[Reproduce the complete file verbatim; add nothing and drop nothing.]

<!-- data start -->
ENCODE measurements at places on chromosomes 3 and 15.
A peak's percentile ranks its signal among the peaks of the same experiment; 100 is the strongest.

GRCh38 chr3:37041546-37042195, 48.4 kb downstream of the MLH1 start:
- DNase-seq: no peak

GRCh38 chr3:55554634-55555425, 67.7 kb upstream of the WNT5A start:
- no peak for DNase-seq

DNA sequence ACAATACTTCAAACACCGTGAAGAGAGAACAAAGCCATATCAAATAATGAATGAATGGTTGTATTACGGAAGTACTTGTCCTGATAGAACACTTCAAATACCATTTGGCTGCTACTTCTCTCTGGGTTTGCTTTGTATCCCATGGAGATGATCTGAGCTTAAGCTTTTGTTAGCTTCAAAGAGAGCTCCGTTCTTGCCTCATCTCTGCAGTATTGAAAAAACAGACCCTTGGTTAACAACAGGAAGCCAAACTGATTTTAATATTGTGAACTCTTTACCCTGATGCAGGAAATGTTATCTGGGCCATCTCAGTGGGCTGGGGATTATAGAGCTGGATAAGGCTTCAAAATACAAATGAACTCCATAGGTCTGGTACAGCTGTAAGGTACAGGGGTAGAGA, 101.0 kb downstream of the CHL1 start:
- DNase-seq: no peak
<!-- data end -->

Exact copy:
ENCODE measurements at places on chromosomes 3 and 15.
A peak's percentile ranks its signal among the peaks of the same experiment; 100 is the strongest.

GRCh38 chr3:37041546-37042195, 48.4 kb downstream of the MLH1 start:
- DNase-seq: no peak

GRCh38 chr3:55554634-55555425, 67.7 kb upstream of the WNT5A start:
- no peak for DNase-seq

DNA sequence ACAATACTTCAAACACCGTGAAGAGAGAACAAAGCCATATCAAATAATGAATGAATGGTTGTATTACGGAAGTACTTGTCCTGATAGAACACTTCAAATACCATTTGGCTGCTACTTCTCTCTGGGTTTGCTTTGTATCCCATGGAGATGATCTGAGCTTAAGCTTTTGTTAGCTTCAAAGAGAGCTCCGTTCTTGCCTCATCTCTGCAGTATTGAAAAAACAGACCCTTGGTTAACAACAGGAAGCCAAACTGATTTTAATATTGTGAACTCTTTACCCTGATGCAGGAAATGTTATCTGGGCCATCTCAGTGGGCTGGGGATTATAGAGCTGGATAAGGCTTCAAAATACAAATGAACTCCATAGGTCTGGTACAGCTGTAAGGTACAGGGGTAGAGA, 101.0 kb downstream of the CHL1 start:
- DNase-seq: no peak